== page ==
Standing in a shade-filled grove at Oak Hill Cemetery on Saturday, Megan Smith read about the man who gave all he had to her Girl Scouts.
"Mr. Bromelsick wanted to give something back to the community," she read out loud. "And he has done so, many times over."
Every year, Girl and Boy Scout troops and 4-H members gather at Alfred Bromelsick's gravesite in the cemetery to pay tribute to the Lawrence bachelor who left his fortune to the three groups more than 50 years ago.
Scouts said that this year's recognition is especially important, as troops celebrate the 50th anniversary of the purchase of Hidden Valley Camp, which the Bromelsick trust helped to buy.
This year, 12-year-old Megan and her Troop 642, along with other Girl Scout troops, played host to the ceremony. Scouts read from prepared notes while 4-H members and local Boy Scout troops stood around Bromelsick's headstone, heads bowed in respect.
The moment of Memorial Day reflection offered youngsters a lesson, organizers said - not a lesson in death, but a lesson in remembrance.
Standing in a patch of sun and bright green grass in Memorial Park Cemetery across the street, Jordana Arnold considers the day in a different light.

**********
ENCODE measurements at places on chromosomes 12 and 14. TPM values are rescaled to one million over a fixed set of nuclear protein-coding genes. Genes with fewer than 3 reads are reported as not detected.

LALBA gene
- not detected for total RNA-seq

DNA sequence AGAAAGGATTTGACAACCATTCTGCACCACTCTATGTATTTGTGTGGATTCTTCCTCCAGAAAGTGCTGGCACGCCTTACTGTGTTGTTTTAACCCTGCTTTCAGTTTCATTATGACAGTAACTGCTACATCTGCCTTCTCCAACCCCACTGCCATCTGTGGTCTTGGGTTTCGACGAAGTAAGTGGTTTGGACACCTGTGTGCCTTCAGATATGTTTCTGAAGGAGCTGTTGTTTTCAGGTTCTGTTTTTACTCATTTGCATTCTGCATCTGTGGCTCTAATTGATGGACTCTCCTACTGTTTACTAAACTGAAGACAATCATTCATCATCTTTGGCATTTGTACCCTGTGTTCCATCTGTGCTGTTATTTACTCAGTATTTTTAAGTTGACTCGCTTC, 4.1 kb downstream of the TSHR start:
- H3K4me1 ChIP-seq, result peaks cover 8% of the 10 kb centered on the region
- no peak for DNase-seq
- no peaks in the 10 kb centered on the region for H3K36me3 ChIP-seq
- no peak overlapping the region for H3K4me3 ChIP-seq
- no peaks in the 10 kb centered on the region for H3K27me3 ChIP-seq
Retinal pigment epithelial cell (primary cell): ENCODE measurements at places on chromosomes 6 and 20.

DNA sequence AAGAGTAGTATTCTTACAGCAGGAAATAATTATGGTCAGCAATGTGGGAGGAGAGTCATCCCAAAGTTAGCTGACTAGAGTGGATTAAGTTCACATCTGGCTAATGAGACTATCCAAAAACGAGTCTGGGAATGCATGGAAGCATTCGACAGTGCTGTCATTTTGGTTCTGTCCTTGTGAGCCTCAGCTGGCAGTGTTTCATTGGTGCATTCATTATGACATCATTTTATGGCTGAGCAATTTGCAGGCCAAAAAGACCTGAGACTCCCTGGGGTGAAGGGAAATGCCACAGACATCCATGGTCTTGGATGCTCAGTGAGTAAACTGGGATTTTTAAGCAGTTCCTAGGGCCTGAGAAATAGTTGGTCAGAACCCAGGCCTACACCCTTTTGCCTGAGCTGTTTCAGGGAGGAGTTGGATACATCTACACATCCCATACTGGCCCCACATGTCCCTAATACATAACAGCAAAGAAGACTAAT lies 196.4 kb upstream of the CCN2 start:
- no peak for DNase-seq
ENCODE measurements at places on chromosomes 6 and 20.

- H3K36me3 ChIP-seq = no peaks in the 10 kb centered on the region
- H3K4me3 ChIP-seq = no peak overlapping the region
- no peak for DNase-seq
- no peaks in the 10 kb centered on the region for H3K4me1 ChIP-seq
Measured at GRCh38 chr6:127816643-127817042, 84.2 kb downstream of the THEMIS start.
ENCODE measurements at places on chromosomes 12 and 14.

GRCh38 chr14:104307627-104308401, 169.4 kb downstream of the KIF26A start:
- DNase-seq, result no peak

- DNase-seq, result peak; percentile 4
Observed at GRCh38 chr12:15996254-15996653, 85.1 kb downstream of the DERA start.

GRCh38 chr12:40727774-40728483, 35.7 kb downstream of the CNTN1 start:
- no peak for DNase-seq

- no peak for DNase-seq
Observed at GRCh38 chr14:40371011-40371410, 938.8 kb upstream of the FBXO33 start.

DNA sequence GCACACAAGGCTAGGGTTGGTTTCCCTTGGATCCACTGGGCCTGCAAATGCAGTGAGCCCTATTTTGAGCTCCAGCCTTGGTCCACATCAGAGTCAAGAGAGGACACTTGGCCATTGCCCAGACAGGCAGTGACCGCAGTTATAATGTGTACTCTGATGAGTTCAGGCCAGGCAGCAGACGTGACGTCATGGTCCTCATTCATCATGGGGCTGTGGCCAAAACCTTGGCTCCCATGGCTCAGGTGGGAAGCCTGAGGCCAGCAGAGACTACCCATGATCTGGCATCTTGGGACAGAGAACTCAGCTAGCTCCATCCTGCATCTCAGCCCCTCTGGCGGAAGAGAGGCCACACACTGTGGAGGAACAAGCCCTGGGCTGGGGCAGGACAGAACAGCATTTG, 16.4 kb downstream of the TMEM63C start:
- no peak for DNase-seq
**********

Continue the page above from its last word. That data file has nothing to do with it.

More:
She's a leader in multiple Scout troops and knows that many of her Girl Scouts are simply too young to have experienced a death in their immediate families, she said.
So once a year, remembering Bromelsick helps the girls learn what it means to respect those who came before them.
"That's part of why we're here," she said. "So they can start to understand."
In many ways, Arnold said, people have lost the tradition of keeping the memories of the dead in their homes and daily lives.
After all, Memorial Day is sometimes called Remembrance Day - a time to remember the fallen and all they gave to the world.
So on Saturday, organizer Cindy Riling, one of the last few remaining from the event, stood by Bromelsick's grave.
She said that the day gives the Scouts and 4-H members a sense of what it means to honor the man who helped the community so much.
"Without this," Riling said, "we might have just forgotten where that money came from."